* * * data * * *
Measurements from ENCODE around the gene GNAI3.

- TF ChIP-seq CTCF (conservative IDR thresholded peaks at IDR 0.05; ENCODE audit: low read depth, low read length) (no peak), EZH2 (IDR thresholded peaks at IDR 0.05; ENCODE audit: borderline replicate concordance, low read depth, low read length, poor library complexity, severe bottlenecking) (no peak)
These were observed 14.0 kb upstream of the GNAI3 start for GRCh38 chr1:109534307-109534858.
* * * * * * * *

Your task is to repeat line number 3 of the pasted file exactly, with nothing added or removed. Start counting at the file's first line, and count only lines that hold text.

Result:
These were observed 14.0 kb upstream of the GNAI3 start for GRCh38 chr1:109534307-109534858.